The power supply output is fed back through a compensation filter 40 to first and second PWM controls 42 and 44. Such controls are well known and commercially available and, when active, are responsive to the feedback to adjust the primary current pulse width to regulate the output to a desired voltage, say, 5.4 volts. The first PWM control 42 has outputs separately connected to the MOSFETs 18 and 26 for alternately turning on the MOSFETs as determined by the required pulse width, causing alternate excitation of the windings 16 and 24. The second PWM control 44 has outputs connected to the MOSFETs 22 and 30 for alternately turning on the MOSFETs as determined by the required pulse width, causing alternate excitation of the serial pair 16, 20 and the serial pair 24, 28. A comparator 46 has its positive input connected to the battery 10 and the negative input connected to a reference voltage source 48 set at about 10 volts. The comparator output is connected to an enable terminal of the PWM fan control 44 and through an inverter 50 to an enable terminal of the PWM control 42. For battery voltages below 10 volts the comparator output is low to turn off the PWM control 44 and the inverter output is high to turn on the PWM control 42. Then the MOSFETs 22 and 30 are turned off and the MOSFETs 18 and 26 are alternately turned on to excite the windings 16 and 24. The voltage levels are reversed when the battery voltage is above 10 volts so that the MOSFETs 18 and 26 are off and the MOSFETs 22 and 30 are alternately turned on to excite the series winding pairs 16, 20 and 24, 28.
In operation, at voltages between 4.5 to 10 volts, the PWM control 42 will be operative to energize the windings 16 and 24 and control the pulse width to regulate the voltage to the required value. In this mode, the power supply operates exactly as conventional prior art supplies. At voltages between 10 and 40 volts, the PWM control 44 will be operative to energize all the primary windings and control the pulse width to regulate the voltage to the required value. Thus instead of the 1:4 range of input voltage the circuit is able to operate at 1:10 range, effectively doing the job of two conventional limited range power supplies.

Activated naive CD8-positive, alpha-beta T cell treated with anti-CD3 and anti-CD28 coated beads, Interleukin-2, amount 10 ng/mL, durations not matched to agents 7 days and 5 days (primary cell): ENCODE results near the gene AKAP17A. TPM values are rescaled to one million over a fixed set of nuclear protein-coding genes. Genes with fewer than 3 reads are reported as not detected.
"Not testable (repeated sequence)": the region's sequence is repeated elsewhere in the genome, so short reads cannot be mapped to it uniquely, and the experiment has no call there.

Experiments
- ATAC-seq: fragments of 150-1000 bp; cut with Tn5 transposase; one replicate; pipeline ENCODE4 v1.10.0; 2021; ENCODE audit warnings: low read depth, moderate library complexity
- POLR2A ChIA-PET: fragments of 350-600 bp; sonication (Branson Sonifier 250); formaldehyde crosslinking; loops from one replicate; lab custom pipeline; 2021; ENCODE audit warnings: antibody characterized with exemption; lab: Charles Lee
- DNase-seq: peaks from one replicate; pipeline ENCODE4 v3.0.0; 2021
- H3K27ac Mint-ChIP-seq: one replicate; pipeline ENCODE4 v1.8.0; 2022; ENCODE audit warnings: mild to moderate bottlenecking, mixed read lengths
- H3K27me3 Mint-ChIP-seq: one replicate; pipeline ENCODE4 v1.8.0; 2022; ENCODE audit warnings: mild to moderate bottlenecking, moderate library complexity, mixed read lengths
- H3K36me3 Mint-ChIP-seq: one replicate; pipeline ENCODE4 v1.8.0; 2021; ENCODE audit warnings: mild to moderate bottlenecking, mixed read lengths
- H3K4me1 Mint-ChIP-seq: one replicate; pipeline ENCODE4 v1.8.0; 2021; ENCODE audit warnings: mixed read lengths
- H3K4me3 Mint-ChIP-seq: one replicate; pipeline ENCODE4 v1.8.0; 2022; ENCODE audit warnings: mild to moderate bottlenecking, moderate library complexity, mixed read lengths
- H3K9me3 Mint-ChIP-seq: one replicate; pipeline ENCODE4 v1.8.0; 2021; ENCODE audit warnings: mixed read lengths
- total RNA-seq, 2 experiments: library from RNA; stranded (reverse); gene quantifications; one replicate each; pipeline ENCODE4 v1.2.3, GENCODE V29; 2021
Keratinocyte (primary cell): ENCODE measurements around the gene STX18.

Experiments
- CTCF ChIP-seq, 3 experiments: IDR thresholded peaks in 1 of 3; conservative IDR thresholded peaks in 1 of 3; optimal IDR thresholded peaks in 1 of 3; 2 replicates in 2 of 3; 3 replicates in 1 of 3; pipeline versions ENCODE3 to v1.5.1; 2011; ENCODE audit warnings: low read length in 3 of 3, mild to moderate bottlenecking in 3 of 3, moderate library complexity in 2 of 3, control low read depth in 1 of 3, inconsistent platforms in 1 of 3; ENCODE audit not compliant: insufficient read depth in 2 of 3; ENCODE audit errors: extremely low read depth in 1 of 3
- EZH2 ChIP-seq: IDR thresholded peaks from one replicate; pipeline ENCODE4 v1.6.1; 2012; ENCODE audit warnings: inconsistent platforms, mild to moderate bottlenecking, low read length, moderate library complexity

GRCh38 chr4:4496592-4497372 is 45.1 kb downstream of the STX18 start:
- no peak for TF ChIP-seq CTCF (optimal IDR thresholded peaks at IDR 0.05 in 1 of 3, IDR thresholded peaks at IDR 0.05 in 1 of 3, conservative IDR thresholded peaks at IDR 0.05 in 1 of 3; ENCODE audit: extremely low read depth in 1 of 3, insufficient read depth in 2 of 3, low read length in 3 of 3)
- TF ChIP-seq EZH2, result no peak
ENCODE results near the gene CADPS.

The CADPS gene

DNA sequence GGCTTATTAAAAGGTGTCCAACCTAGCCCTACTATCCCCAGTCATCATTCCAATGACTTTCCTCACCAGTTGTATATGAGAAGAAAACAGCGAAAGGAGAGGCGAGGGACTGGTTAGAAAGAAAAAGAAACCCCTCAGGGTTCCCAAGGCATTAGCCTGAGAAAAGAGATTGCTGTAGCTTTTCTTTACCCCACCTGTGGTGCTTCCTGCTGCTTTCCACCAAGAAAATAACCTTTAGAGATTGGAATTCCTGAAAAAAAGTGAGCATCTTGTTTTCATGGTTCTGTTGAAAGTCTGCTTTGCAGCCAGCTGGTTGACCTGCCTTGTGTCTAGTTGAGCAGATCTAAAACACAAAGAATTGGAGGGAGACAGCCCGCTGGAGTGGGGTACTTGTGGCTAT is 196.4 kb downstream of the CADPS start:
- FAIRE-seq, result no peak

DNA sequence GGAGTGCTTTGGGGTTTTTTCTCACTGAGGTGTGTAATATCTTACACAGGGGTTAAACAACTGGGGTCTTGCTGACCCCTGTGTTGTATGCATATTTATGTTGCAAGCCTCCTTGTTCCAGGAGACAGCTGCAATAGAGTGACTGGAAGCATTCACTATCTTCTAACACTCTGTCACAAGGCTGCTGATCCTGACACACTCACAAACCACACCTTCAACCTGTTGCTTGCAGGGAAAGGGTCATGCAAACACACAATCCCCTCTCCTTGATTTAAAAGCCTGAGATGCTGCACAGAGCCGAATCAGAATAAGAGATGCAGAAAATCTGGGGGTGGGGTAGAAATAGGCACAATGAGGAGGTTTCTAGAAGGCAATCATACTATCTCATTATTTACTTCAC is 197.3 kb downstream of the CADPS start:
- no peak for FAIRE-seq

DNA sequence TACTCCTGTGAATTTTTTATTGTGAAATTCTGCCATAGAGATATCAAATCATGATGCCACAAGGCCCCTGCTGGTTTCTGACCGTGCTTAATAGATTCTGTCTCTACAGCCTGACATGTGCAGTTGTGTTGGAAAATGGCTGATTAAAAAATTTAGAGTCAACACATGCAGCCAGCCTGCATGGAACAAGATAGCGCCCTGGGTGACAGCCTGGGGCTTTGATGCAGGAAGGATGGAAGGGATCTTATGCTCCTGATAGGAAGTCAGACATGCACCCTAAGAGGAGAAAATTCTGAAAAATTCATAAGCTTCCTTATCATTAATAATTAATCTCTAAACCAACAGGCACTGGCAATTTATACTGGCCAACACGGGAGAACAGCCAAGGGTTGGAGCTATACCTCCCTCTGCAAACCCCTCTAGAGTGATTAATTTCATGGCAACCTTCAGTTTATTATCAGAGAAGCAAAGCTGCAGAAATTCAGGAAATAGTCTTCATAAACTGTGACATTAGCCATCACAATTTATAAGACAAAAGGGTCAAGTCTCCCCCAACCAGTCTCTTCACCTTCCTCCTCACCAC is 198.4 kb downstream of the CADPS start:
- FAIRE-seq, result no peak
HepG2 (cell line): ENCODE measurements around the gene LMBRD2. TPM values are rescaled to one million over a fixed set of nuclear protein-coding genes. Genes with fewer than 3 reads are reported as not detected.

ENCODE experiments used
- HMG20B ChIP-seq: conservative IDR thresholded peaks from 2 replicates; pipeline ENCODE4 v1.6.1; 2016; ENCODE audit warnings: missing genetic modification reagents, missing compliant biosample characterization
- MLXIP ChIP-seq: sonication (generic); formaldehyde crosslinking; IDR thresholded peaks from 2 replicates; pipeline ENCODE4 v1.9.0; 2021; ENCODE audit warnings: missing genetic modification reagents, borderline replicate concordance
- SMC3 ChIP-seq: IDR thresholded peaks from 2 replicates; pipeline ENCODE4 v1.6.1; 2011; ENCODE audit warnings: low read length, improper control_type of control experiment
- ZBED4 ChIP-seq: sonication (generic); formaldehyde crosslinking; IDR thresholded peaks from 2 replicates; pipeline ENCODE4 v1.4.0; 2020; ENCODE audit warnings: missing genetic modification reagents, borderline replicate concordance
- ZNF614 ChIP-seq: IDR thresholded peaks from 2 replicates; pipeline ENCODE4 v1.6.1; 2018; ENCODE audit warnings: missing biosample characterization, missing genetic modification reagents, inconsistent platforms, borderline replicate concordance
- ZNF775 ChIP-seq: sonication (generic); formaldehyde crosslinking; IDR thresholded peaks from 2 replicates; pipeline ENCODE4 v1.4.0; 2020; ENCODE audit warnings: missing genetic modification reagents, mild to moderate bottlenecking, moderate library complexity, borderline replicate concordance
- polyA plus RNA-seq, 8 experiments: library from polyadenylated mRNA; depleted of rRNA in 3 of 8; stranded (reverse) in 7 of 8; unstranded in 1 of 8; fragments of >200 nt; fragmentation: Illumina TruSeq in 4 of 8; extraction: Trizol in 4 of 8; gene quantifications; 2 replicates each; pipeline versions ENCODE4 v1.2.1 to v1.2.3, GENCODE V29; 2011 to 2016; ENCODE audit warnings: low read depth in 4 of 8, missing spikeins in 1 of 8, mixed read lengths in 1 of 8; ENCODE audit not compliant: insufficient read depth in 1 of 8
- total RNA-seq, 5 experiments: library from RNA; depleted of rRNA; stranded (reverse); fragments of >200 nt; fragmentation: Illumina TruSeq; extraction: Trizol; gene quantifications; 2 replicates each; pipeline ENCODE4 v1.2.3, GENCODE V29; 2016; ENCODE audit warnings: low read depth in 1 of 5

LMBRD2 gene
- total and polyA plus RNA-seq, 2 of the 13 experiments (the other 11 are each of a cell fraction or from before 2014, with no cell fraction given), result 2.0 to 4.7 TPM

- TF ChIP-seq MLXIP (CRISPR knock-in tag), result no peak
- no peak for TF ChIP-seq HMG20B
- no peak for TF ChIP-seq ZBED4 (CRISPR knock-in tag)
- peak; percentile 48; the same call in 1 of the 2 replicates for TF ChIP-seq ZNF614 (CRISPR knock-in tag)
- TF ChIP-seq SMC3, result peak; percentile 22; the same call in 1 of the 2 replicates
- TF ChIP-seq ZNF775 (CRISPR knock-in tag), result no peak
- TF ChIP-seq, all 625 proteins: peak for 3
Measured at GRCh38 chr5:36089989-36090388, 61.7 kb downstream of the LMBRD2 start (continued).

Due to the high efficiency on the order of 75%, relatively little heat is dissipated and a heat sink is not necessary. Thus due to the single transformer and no heat sink, the power supply package can be small and relatively inexpensive.
FIG. 2 shows a forward switching mode power supply having a vehicle battery 54 coupled through an LC filter 56 to one end of a primary winding 58 of a transformer 60. The second end of the primary winding 58 is coupled through a MOSFET 62 to ground. A second primary winding 64 is connected to the second end of the winding 58 and is coupled through a MOSFET 65 to ground. The transformer 60 has a single secondary winding 66 connected at both ends through diodes 68 to an inductor 70 to the output, and the output is coupled through a filter capacitor 72 to one ground and to one end of the winding 66. The output is coupled through a compensation filter 74 to form a feedback to PWM controls 76 and 78. A comparator 80 has its positive terminal coupled to the battery 54 voltage and the negative terminal coupled to a reference voltage source 82. The comparator output is connected to an enable input of the PWM control 78 and through an inverter 84 to an enable input of the PWM control 76.
In operation, at low input voltage the comparator output is low, the inverter output is high and the control 76 is activated to turn on MOSFET 62 to energize only winding 58. Conversely, at high battery voltage, the control 78 is activated to turn on MOSFET 65 to energize both windings 58 and 64. Like the push-pull configuration, the FIG. 2 circuit affords operation over the larger voltage range of 4.5 volts to 40 volts of input voltage or a range of about 1:10. The efficiency is high, no heat sink is needed, and the package is small and relatively inexpensive.
It will thus be seen that each of the embodiments described herein meet the goals of an efficient converter circuit requiring no heat sink and which has a sufficiently large input voltage range to accommodate the large swings of a vehicle battery.
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|Apr 27, 2001||FPAY||Fee payment|
Year of fee payment: 4
|Apr 29, 2005||FPAY||Fee payment|
Year of fee payment: 8
|Sep 30, 2005||AS||Assignment|
Owner name: DELPHI TECHNOLOGIES INC., MICHIGAN
Free format text: ASSIGNMENT OF ASSIGNORS INTEREST;ASSIGNOR:DELCO ELECTRONICS CORPORATION;REEL/FRAME:017115/0208
Effective date: 20050930
|May 11, 2009||REMI||Maintenance fee reminder mailed|
|Nov 4, 2009||LAPS||Lapse for failure to pay maintenance fees|
|Dec 22, 2009||FP||Expired due to failure to pay maintenance fee|
Effective date: 20091104